THE POWER OF PERSUASION
The framers of the Constitution, concerned about the excesses of British monarchial power, made sure to design the presidency within a network of checks and balances controlled by the other branches of the federal government. Such checks and balances encourage consultation, cooperation, and compromise in policymaking. This is most evident at home, where the Constitution makes it difficult for either Congress or the chief executive to prevail unilaterally, at least when it comes to constructing policy. Although much is made of political stalemate and obstructionism in national political deliberations today, the framers did not want to make it too easy to get things done without a great deal of support for such initiatives.
It is left to the president to employ a strategy of negotiation, persuasion, and compromise in order to secure policy achievements in cooperation with Congress. In 1960, political scientist Richard Neustadt put forward the thesis that presidential power is the power to persuade, a process that takes many forms and is expressed in various ways.Richard E. Neustadt. 1960. Presidential Power and the Modern Presidents New York: Wiley. Yet the successful employment of this technique can lead to significant and durable successes. For example, legislative achievements tend to be of greater duration because they are more difficult to overturn or replace, as the case of health care reform under President Barack Obama suggests. Obamacare has faced court cases and repeated (if largely symbolic) attempts to gut it in Congress. Overturning it will take a new president who opposes it, together with a Congress that can pass the dissolving legislation.
In some cases, cooperation is essential, as when the president nominates and the Senate confirms persons to fill vacancies on the Supreme Court, an increasingly contentious area of friction between branches. While Congress cannot populate the Court on its own, it can frustrate the president’s efforts to do so. Presidents who seek to prevail through persuasion, according to Neustadt, target Congress, members of their own party, the public, the bureaucracy, and, when appropriate, the international community and foreign leaders. Of these audiences, perhaps the most obvious and challenging is Congress.
Read “Power Lessons for Obama” at this website to learn more about applying Richard Neustadt’s framework to the leaders of today.
Much depends on the balance of power within Congress: Should the opposition party hold control of both houses, it will be difficult indeed for the president to realize his or her objectives, especially if the opposition is intent on frustrating all initiatives. However, even control of both houses by the president’s own party is no guarantee of success or even of productive policymaking. For example, neither Bill Clinton nor Barack Obama achieved all they desired despite having favorable conditions for the first two years of their presidencies. In times of divided government (when one party controls the presidency and the other controls one or both chambers of Congress), it is up to the president to cut deals and make compromises that will attract support from at least some members of the opposition party without excessively alienating members of his or her own party. Both Ronald Reagan and Bill Clinton proved effective in dealing with divided government—indeed, Clinton scored more successes with Republicans in control of Congress than he did with Democrats in charge.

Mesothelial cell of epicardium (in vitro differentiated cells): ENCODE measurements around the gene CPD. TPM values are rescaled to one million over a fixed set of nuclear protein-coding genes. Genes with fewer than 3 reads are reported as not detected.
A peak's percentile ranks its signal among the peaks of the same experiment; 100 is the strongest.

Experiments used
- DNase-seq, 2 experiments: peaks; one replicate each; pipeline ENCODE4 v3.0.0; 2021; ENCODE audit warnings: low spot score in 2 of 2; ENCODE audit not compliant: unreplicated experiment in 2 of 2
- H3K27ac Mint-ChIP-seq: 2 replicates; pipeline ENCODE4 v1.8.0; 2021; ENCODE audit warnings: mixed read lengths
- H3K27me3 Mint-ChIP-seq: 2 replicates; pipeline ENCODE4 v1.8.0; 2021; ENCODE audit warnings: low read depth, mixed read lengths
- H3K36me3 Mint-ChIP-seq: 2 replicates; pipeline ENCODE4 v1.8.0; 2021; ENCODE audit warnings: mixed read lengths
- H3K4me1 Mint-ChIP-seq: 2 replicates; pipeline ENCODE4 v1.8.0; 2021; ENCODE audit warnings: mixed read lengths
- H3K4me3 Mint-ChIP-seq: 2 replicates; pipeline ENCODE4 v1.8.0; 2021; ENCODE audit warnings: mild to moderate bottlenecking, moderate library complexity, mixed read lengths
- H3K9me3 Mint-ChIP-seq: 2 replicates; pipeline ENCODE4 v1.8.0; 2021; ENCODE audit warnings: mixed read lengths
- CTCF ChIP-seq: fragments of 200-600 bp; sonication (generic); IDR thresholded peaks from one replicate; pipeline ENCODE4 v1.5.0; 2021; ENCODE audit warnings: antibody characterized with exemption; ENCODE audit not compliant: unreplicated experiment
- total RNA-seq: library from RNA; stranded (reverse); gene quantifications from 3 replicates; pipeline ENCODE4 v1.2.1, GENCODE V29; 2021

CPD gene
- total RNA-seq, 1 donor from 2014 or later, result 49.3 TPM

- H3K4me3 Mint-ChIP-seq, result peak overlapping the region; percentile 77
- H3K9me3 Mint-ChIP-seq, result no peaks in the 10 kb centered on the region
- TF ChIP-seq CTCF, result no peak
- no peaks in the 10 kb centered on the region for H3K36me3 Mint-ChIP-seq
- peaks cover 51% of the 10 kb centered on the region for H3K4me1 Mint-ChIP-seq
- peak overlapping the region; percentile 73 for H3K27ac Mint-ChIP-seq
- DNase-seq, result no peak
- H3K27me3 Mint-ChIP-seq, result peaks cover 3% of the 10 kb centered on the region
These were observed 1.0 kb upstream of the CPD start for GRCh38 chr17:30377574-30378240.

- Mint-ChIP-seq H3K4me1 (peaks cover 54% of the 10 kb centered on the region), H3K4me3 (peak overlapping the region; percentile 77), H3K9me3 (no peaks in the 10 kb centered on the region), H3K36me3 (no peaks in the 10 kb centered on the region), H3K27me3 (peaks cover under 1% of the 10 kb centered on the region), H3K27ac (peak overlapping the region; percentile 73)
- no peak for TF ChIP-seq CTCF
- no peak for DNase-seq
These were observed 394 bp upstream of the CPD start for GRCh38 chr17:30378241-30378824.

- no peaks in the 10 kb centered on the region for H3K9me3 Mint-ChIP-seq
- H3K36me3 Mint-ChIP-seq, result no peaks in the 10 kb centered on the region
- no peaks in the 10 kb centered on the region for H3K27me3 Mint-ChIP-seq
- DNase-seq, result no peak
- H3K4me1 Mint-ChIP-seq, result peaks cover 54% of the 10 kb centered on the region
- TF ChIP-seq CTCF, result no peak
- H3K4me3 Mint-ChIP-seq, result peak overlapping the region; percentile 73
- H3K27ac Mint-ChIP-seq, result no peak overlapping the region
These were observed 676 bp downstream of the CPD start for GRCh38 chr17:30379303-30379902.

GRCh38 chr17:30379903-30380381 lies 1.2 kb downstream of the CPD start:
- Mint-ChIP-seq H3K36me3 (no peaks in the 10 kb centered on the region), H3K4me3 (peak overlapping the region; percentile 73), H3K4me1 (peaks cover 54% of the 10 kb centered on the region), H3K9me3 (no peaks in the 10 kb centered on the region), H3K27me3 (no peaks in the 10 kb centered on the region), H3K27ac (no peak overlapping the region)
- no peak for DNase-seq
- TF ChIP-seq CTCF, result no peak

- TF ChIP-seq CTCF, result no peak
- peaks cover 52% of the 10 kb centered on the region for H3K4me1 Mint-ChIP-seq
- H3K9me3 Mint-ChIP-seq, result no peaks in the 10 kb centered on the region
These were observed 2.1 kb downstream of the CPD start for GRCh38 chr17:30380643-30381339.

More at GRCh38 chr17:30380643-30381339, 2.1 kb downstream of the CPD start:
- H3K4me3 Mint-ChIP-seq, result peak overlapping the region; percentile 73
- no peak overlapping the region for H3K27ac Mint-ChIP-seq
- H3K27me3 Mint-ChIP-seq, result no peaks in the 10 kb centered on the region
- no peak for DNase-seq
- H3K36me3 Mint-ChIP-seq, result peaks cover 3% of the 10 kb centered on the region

It is more difficult to persuade members of the president’s own party or the public to support a president’s policy without risking the dangers inherent in going public. There is precious little opportunity for private persuasion while also going public in such instances, at least directly. The way the president and his or her staff handle media coverage of the administration may afford some opportunities for indirect persuasion of these groups. It is not easy to persuade the federal bureaucracy to do the president’s bidding unless the chief executive has made careful appointments. When it comes to diplomacy, the president must relay some messages privately while offering incentives, both positive and negative, in order to elicit desired responses, although at times, people heed only the threat of force and coercion.
While presidents may choose to go public in an attempt to put pressure on other groups to cooperate, most of the time they “stay private” as they attempt to make deals and reach agreements out of the public eye. The tools of negotiation have changed over time. Once chief executives played patronage politics, rewarding friends while attacking and punishing critics as they built coalitions of support. But the advent of civil service reform in the 1880s systematically deprived presidents of that option and reduced its scope and effectiveness. Although the president may call upon various agencies for assistance in lobbying for proposals, such as the Office of Legislative Liaison with Congress, it is often left to the chief executive to offer incentives and rewards. Some of these are symbolic, like private meetings in the White House or an appearance on the campaign trail. The president must also find common ground and make compromises acceptable to all parties, thus enabling everyone to claim they secured something they wanted.
Complicating Neustadt’s model, however, is that many of the ways he claimed presidents could shape favorable outcomes require going public, which as we have seen can produce mixed results. Political scientist Fred Greenstein, on the other hand, touted the advantages of a “hidden hand presidency,” in which the chief executive did most of the work behind the scenes, wielding both the carrot and the stick.Fred I. Greenstein. 1982. The Hidden-Hand Presidency: Eisenhower as Leader. New York: Basic Books. Greenstein singled out President Dwight Eisenhower as particularly skillful in such endeavors.